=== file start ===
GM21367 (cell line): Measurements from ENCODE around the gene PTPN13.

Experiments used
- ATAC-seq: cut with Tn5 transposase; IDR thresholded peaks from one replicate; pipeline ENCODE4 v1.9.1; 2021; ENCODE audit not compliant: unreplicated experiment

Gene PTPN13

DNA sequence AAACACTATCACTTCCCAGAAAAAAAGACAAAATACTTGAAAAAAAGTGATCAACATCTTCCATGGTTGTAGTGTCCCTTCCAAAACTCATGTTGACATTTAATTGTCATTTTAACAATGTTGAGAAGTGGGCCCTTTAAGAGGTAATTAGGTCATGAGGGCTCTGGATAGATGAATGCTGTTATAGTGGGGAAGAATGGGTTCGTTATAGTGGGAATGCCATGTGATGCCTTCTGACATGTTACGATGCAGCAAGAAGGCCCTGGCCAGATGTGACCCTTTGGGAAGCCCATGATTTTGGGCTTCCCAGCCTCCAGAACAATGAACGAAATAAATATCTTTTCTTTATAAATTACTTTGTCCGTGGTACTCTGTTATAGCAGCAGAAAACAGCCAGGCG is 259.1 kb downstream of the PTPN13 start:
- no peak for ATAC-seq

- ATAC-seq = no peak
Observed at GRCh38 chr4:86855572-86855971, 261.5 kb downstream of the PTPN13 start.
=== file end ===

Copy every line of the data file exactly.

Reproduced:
GM21367 (cell line): Measurements from ENCODE around the gene PTPN13.

Experiments used
- ATAC-seq: cut with Tn5 transposase; IDR thresholded peaks from one replicate; pipeline ENCODE4 v1.9.1; 2021; ENCODE audit not compliant: unreplicated experiment

Gene PTPN13

DNA sequence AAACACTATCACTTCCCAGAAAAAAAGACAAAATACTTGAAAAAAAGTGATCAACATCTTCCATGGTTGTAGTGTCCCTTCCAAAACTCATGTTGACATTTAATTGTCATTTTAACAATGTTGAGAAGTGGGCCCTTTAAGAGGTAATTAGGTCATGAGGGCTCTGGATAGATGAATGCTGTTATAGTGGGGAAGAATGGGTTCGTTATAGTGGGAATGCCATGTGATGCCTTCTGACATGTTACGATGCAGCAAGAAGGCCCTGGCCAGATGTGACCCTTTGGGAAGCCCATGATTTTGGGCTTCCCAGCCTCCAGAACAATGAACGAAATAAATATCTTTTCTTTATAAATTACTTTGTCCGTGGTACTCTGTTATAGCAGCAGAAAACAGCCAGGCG is 259.1 kb downstream of the PTPN13 start:
- no peak for ATAC-seq

- ATAC-seq = no peak
Observed at GRCh38 chr4:86855572-86855971, 261.5 kb downstream of the PTPN13 start.